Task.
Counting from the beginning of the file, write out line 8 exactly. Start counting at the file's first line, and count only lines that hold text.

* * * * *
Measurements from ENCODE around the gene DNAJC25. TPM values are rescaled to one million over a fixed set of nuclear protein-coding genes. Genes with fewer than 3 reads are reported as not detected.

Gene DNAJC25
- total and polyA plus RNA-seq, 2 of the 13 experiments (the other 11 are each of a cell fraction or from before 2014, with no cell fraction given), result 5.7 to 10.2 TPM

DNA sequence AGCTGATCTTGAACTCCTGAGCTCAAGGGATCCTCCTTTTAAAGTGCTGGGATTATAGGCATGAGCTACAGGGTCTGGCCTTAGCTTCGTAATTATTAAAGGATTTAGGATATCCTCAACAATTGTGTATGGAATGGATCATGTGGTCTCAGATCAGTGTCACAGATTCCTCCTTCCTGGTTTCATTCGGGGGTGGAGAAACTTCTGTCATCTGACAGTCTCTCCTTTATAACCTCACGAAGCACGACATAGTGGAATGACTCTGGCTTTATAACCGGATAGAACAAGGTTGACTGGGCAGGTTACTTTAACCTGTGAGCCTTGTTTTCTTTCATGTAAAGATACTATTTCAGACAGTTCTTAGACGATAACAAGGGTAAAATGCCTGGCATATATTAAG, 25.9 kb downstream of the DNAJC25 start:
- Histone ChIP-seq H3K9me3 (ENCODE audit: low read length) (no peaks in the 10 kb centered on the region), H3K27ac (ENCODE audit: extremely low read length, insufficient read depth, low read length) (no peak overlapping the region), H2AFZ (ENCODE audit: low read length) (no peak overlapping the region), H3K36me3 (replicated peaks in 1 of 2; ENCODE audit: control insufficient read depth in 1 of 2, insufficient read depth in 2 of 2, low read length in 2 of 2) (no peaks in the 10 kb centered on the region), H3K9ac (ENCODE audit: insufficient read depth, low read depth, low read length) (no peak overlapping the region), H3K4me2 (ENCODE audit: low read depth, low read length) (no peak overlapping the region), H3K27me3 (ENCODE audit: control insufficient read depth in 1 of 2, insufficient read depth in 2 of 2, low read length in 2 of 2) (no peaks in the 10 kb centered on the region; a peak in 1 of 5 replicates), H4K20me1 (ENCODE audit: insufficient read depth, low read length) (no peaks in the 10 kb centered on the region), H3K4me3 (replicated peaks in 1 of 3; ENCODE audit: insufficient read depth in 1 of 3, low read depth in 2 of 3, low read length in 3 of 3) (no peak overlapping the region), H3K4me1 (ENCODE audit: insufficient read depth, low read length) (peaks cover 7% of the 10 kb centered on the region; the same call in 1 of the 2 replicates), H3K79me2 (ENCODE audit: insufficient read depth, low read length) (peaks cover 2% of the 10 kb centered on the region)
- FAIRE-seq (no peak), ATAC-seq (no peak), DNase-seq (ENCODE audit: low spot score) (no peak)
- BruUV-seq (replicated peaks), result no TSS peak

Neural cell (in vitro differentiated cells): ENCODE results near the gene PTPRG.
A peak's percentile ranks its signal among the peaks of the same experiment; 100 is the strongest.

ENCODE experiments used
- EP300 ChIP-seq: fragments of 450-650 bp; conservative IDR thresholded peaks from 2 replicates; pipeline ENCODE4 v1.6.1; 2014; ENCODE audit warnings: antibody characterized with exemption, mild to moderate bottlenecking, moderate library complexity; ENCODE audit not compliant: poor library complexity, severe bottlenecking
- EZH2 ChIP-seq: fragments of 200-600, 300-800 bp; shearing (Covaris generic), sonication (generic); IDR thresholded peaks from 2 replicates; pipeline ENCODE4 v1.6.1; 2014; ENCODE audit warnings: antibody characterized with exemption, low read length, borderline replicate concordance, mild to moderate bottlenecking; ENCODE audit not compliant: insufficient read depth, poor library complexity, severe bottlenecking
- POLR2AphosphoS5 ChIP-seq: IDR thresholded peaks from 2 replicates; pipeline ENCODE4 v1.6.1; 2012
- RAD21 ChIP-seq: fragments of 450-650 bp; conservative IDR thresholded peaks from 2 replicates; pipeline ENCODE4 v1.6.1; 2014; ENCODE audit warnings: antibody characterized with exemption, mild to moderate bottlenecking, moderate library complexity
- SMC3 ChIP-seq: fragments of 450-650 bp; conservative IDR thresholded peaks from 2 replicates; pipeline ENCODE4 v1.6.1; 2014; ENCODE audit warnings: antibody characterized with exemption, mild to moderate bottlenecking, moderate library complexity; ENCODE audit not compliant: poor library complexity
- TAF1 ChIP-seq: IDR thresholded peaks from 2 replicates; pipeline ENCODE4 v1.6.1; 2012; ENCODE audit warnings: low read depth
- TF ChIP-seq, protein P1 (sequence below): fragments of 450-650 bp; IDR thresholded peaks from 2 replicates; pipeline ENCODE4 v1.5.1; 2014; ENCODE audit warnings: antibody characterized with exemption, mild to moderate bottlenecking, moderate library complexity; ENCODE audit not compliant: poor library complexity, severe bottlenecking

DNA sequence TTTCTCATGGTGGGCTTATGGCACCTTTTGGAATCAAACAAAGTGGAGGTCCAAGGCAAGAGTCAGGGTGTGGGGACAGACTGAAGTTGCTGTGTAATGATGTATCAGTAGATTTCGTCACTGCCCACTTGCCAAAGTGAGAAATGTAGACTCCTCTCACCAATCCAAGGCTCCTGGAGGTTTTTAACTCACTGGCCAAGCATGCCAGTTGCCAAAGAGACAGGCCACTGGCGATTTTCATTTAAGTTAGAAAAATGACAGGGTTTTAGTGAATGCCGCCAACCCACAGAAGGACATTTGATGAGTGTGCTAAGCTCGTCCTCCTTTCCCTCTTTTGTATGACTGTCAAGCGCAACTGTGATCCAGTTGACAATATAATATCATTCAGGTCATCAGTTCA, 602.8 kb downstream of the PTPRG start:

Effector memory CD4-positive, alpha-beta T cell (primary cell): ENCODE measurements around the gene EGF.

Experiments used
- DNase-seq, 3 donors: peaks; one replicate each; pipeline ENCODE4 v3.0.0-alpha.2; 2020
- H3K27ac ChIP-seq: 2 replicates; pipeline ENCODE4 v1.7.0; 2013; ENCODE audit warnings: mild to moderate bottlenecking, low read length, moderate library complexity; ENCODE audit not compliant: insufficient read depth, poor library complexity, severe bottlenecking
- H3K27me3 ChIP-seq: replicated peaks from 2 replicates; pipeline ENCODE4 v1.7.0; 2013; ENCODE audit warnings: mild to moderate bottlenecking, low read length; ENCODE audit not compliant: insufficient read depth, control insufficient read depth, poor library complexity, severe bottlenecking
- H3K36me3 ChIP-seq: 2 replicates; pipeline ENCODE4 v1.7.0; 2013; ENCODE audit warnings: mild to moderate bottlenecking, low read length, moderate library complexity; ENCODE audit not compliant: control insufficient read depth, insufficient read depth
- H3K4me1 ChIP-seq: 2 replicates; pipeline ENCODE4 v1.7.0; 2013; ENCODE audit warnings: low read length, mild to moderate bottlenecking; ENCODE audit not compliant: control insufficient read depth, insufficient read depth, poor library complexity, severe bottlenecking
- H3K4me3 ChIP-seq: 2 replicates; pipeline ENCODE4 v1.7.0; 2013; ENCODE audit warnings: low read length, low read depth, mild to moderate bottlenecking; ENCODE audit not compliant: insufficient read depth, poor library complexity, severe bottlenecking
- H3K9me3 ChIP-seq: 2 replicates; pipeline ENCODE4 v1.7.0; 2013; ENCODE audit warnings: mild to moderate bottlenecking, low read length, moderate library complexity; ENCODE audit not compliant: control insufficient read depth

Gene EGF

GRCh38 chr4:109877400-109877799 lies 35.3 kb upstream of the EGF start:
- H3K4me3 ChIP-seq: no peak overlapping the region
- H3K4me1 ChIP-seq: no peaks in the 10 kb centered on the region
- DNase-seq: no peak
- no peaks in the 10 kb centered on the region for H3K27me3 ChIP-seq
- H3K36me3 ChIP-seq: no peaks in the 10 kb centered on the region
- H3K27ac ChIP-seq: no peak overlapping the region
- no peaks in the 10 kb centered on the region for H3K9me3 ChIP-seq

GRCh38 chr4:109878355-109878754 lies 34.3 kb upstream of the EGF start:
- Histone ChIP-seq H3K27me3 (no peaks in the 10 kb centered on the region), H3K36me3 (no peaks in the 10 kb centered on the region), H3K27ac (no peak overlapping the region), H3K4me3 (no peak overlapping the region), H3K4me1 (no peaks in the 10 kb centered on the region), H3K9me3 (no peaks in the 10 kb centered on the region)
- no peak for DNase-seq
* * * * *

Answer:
Neural cell (in vitro differentiated cells): ENCODE results near the gene PTPRG.